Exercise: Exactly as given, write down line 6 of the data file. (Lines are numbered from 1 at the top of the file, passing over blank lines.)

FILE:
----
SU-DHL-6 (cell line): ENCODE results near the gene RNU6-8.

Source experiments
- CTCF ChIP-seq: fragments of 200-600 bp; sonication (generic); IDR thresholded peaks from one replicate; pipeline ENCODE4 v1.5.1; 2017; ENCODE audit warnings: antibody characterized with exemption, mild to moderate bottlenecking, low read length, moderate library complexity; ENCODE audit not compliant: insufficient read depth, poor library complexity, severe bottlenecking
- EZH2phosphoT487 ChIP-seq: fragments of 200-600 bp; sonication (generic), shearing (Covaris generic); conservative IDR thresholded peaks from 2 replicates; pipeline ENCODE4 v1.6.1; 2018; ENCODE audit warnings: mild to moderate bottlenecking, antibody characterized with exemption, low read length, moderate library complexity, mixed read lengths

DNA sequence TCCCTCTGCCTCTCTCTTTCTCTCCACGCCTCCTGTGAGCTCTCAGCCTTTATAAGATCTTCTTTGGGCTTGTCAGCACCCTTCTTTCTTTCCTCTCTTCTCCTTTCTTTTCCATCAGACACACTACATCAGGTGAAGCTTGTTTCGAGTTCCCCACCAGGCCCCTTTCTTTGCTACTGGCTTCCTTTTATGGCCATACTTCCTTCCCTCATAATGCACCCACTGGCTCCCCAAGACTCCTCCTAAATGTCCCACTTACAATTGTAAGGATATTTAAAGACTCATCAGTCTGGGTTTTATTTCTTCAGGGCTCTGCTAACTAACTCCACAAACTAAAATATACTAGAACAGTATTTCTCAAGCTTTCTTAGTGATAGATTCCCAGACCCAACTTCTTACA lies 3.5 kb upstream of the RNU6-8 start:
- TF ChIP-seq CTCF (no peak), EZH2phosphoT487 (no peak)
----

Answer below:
- TF ChIP-seq CTCF (no peak), EZH2phosphoT487 (no peak)